Is the ball on your court?

I know; it is not easy…! Your job is demanding enough, you probably wish you were spending more time with your family or friends already, yet I am asking you to get even more involved on your professional outreach…

Well, for what it is worth, let me tell you that I have found more rewards than I ever expected! As a Professor at Clarion University of Pennsylvania, in 2006 I became the Advisor to our local SHRM Student Chapter; also, I joined the Global SHRM Special Expertise Panel in mid-2008. Serving in these positions does not have any immediate tangible benefits like monetary compensation or even opportunities for other paid projects. In fact, meetings with the students are often held late at night, once they’re done with classes. Also, I have interrupted family vacations to join panel teleconferences, and my tiny budget is hit hard after attending SHRM activities at the national level, in spite of the cost breaks that are sometimes offered to volunteers.

Why go through all the trouble, then? Wouldn’t it be much easier to just do my work and stay home? Well, I have taken very seriously the criticism that many academics are out of touch with practice. These opportunities help me find a meaningful context in which I can actually come out of the ivory tower; I can learn what is going on in industry from folks that have achieved pretty high levels as well as help them with my research, and I can help others that are just starting their HR careers get excited about jobs that greatly benefit their companies and our society. These are, after all, some of the reasons why I became a business researcher and instructor to begin with.

But I often feel that the complementary criticism should also be taken just as seriously: that many in industry neglect their responsibility to help the profession evolve, or help those who are in earlier stages of their career. Attending PHRA events gives me hope that there are many individuals who have taken these responsibilities seriously and invest a great deal of energy to make a difference in the profession. But the proportion of volunteers compared to the size of the membership shows that the more involved are a very small minority.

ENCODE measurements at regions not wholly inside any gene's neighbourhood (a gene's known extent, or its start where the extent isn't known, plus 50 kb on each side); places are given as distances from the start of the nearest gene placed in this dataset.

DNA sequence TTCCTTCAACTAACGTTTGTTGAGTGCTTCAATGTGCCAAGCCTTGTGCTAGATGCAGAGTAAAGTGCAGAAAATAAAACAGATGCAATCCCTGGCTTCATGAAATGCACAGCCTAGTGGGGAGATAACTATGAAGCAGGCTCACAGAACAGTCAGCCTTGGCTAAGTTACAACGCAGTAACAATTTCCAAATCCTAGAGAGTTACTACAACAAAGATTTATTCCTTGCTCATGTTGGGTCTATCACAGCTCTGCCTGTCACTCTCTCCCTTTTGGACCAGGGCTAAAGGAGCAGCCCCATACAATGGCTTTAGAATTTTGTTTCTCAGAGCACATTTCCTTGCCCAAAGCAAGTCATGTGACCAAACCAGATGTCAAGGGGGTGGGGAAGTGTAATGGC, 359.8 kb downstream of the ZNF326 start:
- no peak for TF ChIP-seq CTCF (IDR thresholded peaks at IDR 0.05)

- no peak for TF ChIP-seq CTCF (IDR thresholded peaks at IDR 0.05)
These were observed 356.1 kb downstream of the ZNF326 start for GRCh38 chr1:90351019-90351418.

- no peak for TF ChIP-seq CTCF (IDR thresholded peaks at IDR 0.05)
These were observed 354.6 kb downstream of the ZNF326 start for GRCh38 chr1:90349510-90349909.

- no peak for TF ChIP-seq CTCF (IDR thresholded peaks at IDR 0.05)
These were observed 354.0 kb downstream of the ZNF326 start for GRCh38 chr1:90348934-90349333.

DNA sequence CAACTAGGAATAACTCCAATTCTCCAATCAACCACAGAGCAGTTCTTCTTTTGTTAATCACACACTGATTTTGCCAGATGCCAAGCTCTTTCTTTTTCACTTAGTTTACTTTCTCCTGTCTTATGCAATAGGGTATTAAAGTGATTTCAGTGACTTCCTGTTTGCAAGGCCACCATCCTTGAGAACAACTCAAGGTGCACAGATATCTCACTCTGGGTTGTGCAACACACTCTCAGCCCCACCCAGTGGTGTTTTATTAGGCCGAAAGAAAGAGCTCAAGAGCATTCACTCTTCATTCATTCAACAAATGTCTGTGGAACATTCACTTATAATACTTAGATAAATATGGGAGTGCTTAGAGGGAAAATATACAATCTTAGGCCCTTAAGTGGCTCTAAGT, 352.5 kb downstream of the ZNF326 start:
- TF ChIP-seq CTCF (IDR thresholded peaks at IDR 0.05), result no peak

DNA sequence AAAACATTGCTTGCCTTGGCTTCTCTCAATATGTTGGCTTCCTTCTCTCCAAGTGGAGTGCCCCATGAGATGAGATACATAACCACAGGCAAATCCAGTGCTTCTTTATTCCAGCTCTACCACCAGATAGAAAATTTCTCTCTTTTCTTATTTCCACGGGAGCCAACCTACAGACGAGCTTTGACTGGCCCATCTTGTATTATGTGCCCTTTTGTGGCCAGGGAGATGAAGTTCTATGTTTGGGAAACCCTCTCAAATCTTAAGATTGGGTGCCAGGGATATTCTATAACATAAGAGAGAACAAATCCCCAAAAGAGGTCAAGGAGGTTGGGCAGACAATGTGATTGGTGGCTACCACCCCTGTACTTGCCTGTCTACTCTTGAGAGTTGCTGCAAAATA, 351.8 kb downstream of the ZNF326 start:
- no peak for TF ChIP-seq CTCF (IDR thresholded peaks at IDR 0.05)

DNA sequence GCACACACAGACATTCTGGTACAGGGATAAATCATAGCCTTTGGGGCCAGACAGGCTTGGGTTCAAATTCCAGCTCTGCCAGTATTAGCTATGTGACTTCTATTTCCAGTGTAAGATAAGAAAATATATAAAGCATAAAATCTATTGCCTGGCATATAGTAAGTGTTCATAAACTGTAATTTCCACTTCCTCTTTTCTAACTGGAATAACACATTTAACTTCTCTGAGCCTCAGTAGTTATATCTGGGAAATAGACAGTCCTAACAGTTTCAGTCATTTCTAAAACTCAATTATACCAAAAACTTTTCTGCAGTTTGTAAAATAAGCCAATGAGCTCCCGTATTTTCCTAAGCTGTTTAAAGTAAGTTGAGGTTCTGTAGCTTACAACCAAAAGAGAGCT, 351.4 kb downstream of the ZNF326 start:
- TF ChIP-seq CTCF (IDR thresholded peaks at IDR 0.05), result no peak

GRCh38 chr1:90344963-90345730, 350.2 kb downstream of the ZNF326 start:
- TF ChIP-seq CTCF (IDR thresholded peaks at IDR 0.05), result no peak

Perhaps you are one of these members who have been actively working on behalf of the profession, serving as an officer, chairing a committee, inviting others to join the association, etc. Or maybe you have approached your alma mater or a nearby university and told students about your job, about how your work as an HR manager improves and protects your company and even society at large.

If that is the case, congratulations! You know how needed and useful your efforts are! But if it isn’t, shall we play? I think the ball is in your court!

NOTE:  The article above was submitted to Perspectives, a publication of the Pittsburgh HR Association (